What the 802.18 Chair should have presented is an explanation of the
project, and what this document represents. This is now going to become a
reflector review and approval, so let me take this early step of explaining
what this document is all about.
1. In a 2013 Notice of Proposed Rule Making (NPRM), the FCC proposed
unlicensed sharing of the U-NII-4 band (5850-5925 MHz). This band currently
has an allocation for Dedicated Short Range Devices (DSRC) for the
Intelligent Transport Systems, which currently uses a version of IEEE
802.11p as its wireless technology.
2. This sharing would be regulated under the rules of FCC Part 15, which
means we cannot interfere with the ITS because it has a primary allocation.
In order for us to engage the DSRC community to find a sharing mechanism
they would approve, I set up a Tiger Team comprised of members of the WLAN
community and the DSRC community.
3. There were two major reasons for this approach
a. There was a chance we could define a mechanism that they would be
able to accept as not harmful to their safety-of-life network, and we would
share with DSRC in a similar fashion to our sharing in other bands with
radars, FSS installations, etc.
b. We had to show the FCC that we were willing to work with the DSRC, as
the FCC would be responsible for letting us share, so they were very
concerned that this be a solution that both sides agreed to. This tends to
foster good relations with the regulator. With many more bands queued up for
sharing, I felt that building trust with the FCC was critical for this, and
for future sharing opportunities. The FCC Chairman even mentioned our Tiger
Team on a couple of occasions, asking that a Senate bill to rush opening of
the upper 5 GHz band wait for results from our effort.
4. After 20 months of trying to reach an agreement, which almost
happened last November, it became clear that the two sides could not agree
on a solution. At that point I asked the Tiger Team chair to gather some
opinions from both sides, which he did with a series of straw polls.
5. I did not ask the Regulatory SC to vote to approve the report, which
draws no conclusions, make no suggestion and states only that a compromise
could not be reached. In a small group, any concerned party can find enough
votes to avoid approving the report. Especially one as small as 802.18. I
therefore asked the full 802.11 WG to vote, so it truly represented the
undistorted view of the full WG. Here it passed by 53-48; in the SC a straw
poll was noticeably different.
6. The 802.11 WG motion read: Believing that the report in document
11-15/0347r0 represents the work of the DSRC Coexistence Tiger Team, forward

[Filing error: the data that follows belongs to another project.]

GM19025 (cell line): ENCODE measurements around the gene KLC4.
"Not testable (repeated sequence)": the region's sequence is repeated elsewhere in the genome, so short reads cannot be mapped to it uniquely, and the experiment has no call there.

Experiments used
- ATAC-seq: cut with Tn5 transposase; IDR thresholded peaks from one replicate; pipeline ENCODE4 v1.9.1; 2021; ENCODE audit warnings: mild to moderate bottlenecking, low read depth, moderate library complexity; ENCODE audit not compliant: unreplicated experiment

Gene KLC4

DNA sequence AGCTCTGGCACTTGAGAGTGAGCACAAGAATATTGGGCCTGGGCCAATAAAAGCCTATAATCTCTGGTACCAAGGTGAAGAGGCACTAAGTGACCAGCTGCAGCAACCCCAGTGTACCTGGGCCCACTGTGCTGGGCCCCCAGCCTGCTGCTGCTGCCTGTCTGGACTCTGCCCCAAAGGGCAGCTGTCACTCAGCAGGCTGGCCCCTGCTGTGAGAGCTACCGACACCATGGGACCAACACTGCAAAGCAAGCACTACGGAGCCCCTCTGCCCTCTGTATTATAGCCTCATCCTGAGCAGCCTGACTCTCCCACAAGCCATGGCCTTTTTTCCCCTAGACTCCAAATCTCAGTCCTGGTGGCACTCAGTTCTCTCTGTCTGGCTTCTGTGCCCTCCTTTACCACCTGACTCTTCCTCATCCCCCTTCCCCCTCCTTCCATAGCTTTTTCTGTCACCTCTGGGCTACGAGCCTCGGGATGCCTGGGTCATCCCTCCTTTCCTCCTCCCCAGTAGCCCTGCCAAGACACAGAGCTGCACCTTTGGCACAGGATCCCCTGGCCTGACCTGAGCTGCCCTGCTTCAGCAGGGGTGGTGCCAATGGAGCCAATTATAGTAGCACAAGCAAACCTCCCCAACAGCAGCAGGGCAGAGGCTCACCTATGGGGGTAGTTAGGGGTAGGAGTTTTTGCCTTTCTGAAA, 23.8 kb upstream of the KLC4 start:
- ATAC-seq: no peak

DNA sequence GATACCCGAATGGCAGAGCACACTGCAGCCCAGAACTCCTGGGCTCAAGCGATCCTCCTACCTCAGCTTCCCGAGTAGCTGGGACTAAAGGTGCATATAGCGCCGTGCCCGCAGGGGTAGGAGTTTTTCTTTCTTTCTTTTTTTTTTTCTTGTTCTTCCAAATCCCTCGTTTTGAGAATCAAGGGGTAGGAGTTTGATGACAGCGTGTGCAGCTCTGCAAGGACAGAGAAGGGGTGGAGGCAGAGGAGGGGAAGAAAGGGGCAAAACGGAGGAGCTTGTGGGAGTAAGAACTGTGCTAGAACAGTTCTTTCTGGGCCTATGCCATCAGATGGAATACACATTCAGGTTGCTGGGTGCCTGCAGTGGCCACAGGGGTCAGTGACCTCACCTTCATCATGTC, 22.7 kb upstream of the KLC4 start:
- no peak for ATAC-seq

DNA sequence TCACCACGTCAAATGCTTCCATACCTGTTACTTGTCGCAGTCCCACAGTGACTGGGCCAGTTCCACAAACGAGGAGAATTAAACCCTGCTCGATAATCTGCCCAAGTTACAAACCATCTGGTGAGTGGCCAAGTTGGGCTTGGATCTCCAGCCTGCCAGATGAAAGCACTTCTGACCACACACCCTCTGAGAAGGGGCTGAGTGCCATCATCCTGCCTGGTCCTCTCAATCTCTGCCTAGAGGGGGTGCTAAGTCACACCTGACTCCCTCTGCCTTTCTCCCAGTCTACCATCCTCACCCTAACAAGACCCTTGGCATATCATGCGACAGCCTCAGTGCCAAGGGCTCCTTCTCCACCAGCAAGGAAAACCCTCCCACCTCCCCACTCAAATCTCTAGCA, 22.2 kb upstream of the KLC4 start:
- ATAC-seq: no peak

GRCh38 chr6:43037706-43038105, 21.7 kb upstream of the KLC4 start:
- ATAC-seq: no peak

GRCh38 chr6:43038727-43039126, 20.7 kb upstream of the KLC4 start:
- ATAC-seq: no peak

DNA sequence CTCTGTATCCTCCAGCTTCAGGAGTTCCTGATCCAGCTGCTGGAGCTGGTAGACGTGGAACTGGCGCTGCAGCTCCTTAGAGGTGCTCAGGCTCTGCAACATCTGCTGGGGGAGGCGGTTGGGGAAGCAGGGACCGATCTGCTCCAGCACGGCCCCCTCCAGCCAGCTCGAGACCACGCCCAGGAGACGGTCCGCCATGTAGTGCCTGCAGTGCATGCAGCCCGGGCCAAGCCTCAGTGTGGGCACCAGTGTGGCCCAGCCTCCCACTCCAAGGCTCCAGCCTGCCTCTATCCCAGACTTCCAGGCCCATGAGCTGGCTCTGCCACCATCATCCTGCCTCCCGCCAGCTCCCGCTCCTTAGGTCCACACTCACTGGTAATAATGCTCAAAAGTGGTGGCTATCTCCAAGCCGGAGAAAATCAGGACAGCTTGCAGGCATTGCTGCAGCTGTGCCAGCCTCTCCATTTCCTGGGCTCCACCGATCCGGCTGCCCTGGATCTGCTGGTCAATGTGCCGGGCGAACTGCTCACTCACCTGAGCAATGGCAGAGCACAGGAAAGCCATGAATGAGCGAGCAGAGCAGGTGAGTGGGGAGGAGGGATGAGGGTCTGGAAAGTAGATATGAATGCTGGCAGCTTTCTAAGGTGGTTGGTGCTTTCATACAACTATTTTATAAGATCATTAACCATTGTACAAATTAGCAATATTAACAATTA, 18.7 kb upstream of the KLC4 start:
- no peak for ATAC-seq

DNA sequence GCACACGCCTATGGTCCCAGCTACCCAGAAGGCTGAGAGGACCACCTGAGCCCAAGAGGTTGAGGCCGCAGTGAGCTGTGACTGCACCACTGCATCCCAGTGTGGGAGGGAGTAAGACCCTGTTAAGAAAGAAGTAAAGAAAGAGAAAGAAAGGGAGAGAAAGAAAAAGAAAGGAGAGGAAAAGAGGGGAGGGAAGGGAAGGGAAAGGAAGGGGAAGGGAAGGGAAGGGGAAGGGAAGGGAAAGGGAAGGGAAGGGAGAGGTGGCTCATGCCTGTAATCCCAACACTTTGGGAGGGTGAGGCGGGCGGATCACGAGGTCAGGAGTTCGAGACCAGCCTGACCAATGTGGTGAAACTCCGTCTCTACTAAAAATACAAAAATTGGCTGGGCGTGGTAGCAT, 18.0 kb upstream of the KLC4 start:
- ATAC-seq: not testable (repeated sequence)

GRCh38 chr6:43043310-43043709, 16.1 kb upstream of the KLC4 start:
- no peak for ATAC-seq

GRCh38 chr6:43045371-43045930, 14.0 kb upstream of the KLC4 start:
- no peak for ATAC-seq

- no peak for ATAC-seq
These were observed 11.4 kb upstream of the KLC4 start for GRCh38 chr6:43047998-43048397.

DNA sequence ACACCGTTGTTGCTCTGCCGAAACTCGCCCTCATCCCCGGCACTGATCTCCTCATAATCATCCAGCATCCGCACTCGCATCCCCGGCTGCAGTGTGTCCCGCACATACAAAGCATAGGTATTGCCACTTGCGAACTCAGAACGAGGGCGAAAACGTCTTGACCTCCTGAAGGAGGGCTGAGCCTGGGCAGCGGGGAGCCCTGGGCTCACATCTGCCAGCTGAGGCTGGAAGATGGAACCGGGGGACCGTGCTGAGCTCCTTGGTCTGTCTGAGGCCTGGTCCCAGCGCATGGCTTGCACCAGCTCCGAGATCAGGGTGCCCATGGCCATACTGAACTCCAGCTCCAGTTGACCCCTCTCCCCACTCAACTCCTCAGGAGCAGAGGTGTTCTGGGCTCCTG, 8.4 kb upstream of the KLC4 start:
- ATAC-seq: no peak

it to 802.18 for approval to send to the EC for its approval and submittal
to the FCC. ".represents the work of the Tiger Team", which it factually
7. By sending the report to the FCC, where we clearly state that no
consensus was reached, but that we tried hard to reach one, we still could
show the FCC our good faith effort. In the RR-TAG vote, we were forced to
remove section 11, because straw poll results were slightly skewed towards
the DSRC preferred mechanism, and some members wanted to take it out because
they felt that slight edge could be misinterpreted. However, it was clearly
stated in the report that 57% of the straw poll respondents were from the
8. The motion to approve sending the report was simply an effort to send
the full results of the Tiger Team work to the FCC. There was no IEEE
endorsement and no conclusions.
9. When we removed section 11 and added the note to the abstract that
there was no (Tiger Team) consensus among the participants, we created a new
document with this clean version: 18-15/0016r0. This should have been
motioned at the EC meeting; not the r1 version. I was told that an EC member
was going to ask us to remove two references that were orphaned when section
11 was removed, so rather than take EC time to edit the document, I created
a version that deleted those references. While doing that I made an
editorial change, removing the line numbering along the left side of the
text. Otherwise it is identical to r0.
Unfortunately, the 802.18 Chair did not explain any of this, and I apologize
for the confusion it caused.
I hope you use this email as a starting point for your review of the Tiger
Team report, and vote to approve sending it to the FCC.
Manager, New Technology Development
<http://www.mediatek.com/> MediaTek Inc.
Wi-Fi Alliance Spectrum & Regulatory TG Chair
Wi-Fi Alliance White Spaces TTG Chair
Wi-Fi Alliance White Spaces MTG Vice-chair
IEEE802.11 TGaf (WLAN in White Spaces) Chair
IEEE802.11/15 Regulatory SC Chair
IEEE 802.11/18 Liaison
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